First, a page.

Tag: Short Read

The Legend of Lakshmi Prasad, by Twinkle Khanna

“The weather forecast in the Indian Express had predicted a week of sunshine but on the day that Elisa Thomas was getting married for the third time to the same man, it began to rain.”


You know when you’re at the checkout counter at the grocery store and you see a row of Tic Tacs arranged neatly? It’s some new flavour that everyone’s been talking about. You’re almost sure you won’t like the flavour, but then, curiosity messes up with all your better decisions.

Do you see where I’m going with this?

Twinkle Khanna’s memoir, Mrs. Funnybones was an instant hit that placed her firmly very high up in the literary circuit. Suddenly she was the “new big name” in Indian literature. Now, I’m not saying the book didn’t deserve to be a hit. I quite enjoy Twinkle Khanna’s columns myself (although they took me quite by surprise in the beginning to be honest). But when it comes to writing fiction, nope, she isn’t cut out to be a fiction writer. A one-word review of this book would be: boring.

The Legend of Lakshmi Prasad is a collection of four short stories, mainly centred around women. The first story, from which the book derives its title is about a young girl, who lives in a village where daughters are considered burdens (story of nearly every part of India). She comes up with a revolutionary idea to change this.
The second is Salaam, Noni Appa. It narrates the story of two sisters, Noni and Binni. Binni, the younger one, loves to follow fads and trends, and Noni, having nothing better to do, participates in her sister’s newest interests as and when they come. When they decide to join yoga classes, Noni finds herself attracted to their instructor, a married man with a shrill, ill-tempered wife.
The third story, If The Weather Permits is the story of Elisa, who gets married multiple times, each time to a terrible person. Every time she returns home, her father insists that a “man is a man is a man” and she must find the right one and marry soon. The story reminded me of Susannah’s Seven Husbands by Ruskin Bond and I liked the irony at the end. I would’ve liked this story even more had it not been for the racist stereotypes used to depict the Malayalee family – I found this to be the only decent story in this collection but it got ruined because of this. However, I have to say, the opening line of this story is the one noteworthy sentence I found in the whole book (quoted on top).
The final and the longest story, Sanitary Man in a Sacred Land is based on the true story of Muruganatham Arunachalam, who is most well known for making low cost pads in a village in Tamil Nadu. In the fictionalized version, the protagonist is called Bablu and lives in a village near Indore.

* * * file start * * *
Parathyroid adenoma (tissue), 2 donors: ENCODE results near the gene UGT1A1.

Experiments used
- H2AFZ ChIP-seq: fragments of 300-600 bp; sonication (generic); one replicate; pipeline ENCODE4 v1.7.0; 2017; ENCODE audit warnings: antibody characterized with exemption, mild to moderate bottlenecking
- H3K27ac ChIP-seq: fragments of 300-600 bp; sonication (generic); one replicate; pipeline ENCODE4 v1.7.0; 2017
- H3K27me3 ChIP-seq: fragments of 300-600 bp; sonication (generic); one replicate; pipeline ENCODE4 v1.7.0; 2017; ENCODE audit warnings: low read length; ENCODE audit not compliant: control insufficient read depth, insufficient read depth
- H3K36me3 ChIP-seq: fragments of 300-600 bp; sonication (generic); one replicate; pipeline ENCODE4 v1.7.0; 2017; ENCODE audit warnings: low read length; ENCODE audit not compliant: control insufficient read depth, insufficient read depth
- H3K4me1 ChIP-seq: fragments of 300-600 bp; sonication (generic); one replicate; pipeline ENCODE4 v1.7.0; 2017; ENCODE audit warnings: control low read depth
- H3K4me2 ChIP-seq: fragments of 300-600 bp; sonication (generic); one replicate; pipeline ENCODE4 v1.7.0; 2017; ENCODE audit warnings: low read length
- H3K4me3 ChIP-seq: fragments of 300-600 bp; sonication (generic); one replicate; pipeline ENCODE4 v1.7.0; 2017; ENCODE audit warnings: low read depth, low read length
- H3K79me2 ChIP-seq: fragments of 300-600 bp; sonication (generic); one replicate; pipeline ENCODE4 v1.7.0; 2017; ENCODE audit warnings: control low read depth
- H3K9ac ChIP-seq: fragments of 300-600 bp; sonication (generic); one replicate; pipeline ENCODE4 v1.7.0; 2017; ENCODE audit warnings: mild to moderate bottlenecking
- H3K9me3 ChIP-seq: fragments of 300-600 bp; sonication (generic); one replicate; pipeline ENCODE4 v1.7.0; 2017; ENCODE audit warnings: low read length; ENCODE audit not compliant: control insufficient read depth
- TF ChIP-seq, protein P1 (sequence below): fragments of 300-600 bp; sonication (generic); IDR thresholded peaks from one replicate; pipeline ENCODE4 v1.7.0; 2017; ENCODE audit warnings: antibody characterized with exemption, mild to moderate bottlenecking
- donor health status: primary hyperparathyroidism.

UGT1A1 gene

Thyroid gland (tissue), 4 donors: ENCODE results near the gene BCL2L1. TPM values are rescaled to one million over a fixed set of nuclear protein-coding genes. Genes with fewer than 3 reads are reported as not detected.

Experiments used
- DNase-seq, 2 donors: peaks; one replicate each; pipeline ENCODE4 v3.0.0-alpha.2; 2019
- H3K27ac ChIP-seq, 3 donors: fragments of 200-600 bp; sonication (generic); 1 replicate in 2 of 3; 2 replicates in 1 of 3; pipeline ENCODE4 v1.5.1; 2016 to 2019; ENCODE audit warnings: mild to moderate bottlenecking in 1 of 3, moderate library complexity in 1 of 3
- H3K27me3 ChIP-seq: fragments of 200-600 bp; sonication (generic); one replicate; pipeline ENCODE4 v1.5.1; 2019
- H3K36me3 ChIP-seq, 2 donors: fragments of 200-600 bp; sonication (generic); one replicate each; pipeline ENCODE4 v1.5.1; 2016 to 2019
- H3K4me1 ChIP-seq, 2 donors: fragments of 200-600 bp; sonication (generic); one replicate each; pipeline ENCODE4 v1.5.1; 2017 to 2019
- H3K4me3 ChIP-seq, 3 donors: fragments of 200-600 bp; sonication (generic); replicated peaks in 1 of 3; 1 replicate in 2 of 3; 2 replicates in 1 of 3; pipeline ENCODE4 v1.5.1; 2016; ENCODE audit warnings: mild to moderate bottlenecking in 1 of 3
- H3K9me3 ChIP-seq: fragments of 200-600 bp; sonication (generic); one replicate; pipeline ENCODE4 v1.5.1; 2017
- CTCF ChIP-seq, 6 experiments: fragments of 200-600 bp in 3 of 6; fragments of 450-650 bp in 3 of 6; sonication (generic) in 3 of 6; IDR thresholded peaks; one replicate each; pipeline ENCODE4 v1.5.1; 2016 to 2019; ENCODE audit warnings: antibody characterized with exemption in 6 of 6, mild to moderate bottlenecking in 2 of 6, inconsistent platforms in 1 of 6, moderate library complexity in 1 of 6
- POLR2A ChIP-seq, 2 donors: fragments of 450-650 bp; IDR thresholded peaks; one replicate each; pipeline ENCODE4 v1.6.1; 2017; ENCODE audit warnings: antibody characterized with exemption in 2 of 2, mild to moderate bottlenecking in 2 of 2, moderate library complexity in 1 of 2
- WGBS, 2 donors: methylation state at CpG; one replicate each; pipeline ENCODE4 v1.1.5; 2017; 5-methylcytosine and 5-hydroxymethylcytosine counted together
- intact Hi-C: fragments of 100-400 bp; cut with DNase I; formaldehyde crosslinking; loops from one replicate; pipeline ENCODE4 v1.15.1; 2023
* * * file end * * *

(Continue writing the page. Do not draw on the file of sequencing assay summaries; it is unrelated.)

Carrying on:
The premise and the intent of each of these stories is good. But the execution is terrible. It reads like a children’s book of parables, with rigid beginnings and equally rigid endings, often with a moral. Twinkle Khanna’s signature sarcasm is missing in these stories, resulting in dull writing and narratives that sound more like the summaries of the stories than the stories themselves. The very same plots in the hands of a different writer would have had very different results.

A disappointment, this. I bought it on a whim while at the checkout counter of my favourite bookstore. And that’s where it will go back on my next visit.

Goodreads | Amazon



Alphabet Soup for Lovers, by Anita Nair

There was anita-nair-alphabet-soup-for-lovers-sreesha-divakarana time when I used to believe Anita Nair could do no wrong. I have enjoyed her writing as much as her characters have enjoyed each others’ company. I believe Idris is the only book by her that I’ve not read, and the ones I have, I’ve treated with a fangirl-like devotion.

Alphabet Soup for Lovers, on the other hand, could have been ghost written by an amateur.

In many ways – no, actually – in every way, ASFL is an abridged copy of the far superior Mistress. Those who know me know that Mistress ranks high on my Top 10 list. ASFL disappointed me in more ways than one. Reading it felt like someone was trying to copy Nair’s style, and plagiarize her work. I know how bizarre that sounds, given that the book is published in her name! But I cannot help but compare:

Mistress is the story of a kathakali artist, Koman, who tells us his story while watching his niece get entangled in an extra marital affair with the man who has come to interview him. He uses the nine forms of expression used in the dance form to narrate the story.

ASFL is the story of a cook, Komathi, who tells us her story (much less fascinating than Koman’s) while watching the woman she brought up as her own daughter get entangled in an extra martial affair with a man who has come to live in the homestay run by her and her husband. The cook uses the 26 letters of the alphabet to narrate the story.

ASFL is the alternative ending of Mistress. With only half of its beauty.

While the nine forms blended in a seamless metaphor in Mistress, the letters do nothing at all for ASFL. And while Mistress had complex characters that developed throughout, ASFL has characters out of a mould. They’re shells. Empty shells. Forgettable. Crumbleable.

Nair has not explored her full potential as an author, and in fact has done injustice to herself. The book reads like something she wrote on a whim – like a filler.

Disappointing, coming from Anita Nair, and thoroughly ordinary.

Goodreads | Amazon